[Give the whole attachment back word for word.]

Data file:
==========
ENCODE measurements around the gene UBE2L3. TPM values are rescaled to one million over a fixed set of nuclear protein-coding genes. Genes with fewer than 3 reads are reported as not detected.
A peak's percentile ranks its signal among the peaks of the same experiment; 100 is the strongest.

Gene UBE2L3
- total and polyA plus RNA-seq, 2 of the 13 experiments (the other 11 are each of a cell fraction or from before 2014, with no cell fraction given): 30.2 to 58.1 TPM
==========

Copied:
ENCODE measurements around the gene UBE2L3. TPM values are rescaled to one million over a fixed set of nuclear protein-coding genes. Genes with fewer than 3 reads are reported as not detected.
A peak's percentile ranks its signal among the peaks of the same experiment; 100 is the strongest.

Gene UBE2L3
- total and polyA plus RNA-seq, 2 of the 13 experiments (the other 11 are each of a cell fraction or from before 2014, with no cell fraction given): 30.2 to 58.1 TPM